Mentioned by a friend who was reading it free with her Kindle read everything subscription (whatever that is called). Not having that, but tempted by the preview, it's my free March library choice for Kindle Prime.
I'VE READ IT: and liked it a lot.
by Eric James Stone
In the near future, a fluke of quantum mechanics renders Nat Morgan utterly forgettable. No one can remember he exists for more than a minute after he's gone. It's a useful ability for his career as a CIA agent, even if he has to keep reminding his boss that he exists.
Naturally there are complications beyond that brief description. This preview kept me coming back month after month until I finally gave in and got it. Imagine growing up when your mother forgets you if she leaves the room for more than a minute.
I really enjoyed his short story collection Rejiggering the Thingamajig which contained the incredible That Leviathan, Whom Thou Hast Made. So I'm a fan.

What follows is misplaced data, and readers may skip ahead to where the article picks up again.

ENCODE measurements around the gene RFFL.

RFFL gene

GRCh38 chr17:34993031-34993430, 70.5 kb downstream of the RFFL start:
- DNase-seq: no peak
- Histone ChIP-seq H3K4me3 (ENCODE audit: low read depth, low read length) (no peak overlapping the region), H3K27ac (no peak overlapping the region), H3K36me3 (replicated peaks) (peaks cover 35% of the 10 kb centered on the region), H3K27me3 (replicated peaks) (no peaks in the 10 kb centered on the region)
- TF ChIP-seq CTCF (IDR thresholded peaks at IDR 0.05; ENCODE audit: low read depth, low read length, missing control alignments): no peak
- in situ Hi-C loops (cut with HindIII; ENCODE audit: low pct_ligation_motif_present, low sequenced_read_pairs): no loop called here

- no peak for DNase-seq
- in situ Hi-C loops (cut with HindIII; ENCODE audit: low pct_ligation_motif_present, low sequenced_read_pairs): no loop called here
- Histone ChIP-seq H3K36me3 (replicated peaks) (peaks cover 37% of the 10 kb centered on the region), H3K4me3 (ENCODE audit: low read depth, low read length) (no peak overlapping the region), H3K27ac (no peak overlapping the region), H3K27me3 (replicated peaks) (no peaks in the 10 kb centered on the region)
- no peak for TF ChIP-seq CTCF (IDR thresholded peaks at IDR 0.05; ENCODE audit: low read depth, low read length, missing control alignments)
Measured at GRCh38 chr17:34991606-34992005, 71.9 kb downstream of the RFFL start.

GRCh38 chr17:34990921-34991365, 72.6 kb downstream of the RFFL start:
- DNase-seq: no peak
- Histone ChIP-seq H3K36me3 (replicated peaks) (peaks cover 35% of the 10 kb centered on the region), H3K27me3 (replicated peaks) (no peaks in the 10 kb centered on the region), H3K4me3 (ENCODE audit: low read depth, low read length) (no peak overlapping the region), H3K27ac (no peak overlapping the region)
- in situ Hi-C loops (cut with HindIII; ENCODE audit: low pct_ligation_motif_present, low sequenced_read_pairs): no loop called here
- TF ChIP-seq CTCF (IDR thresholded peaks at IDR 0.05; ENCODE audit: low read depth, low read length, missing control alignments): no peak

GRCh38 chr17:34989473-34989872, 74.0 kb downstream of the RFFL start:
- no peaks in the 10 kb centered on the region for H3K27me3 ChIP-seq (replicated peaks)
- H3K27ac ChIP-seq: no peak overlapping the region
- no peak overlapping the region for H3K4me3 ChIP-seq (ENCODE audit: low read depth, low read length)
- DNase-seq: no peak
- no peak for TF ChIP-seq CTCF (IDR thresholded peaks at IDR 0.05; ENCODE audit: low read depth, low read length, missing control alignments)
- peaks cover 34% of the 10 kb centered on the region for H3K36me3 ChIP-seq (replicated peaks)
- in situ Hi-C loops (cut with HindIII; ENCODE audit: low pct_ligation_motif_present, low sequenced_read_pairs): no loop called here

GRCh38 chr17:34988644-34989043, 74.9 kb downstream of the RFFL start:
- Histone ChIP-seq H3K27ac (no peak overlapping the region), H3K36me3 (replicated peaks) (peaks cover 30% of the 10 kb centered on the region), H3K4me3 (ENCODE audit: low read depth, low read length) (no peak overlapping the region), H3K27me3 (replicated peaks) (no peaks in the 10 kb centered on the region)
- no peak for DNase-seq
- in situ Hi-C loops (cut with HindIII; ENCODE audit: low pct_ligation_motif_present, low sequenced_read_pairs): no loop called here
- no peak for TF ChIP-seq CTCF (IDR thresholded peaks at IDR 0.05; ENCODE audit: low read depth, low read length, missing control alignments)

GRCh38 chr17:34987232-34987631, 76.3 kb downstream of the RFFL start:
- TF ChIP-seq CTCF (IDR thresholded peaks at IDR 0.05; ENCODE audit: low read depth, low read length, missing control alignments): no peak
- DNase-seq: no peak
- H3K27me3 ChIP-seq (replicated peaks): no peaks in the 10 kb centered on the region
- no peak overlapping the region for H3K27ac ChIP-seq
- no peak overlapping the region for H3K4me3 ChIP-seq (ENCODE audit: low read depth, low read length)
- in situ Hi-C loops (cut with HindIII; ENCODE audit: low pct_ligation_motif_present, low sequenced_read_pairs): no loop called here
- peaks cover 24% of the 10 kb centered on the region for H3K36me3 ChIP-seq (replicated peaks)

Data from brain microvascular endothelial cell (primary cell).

Envy of Angels: A Sin du Jour
by Matt Wallace
In New York, eating out can be hell.
Everyone loves a well-catered event, and the supernatural community is no different, but where do demons go to satisfy their culinary cravings?
Welcome to Sin du Jour - where devils on horseback are the clients, not the dish.
Ok, this was just because I was in buying mode and it was one of the Daily Deals. But the preview looked fun, which seemed to be my main criteria. in this book spree.
Jennifer the Damned
by Karen Ullo
When a sixteen-year-old orphan vampire adopted by an order of nuns matures into her immortal, blood-sucking glory, all hell literally breaks loose.
Ok, not on the Kindle but free because the author sent me a review copy. I'd had my eye on this one for a while.
A teenage vampire, adopted by nuns, who goes to Catholic school, and yearns for the chance to take Communion ... with many reviews at Amazon praising it as "literature, rich with vampire lore and intertwined with Catholic doctrine." Right down my alley.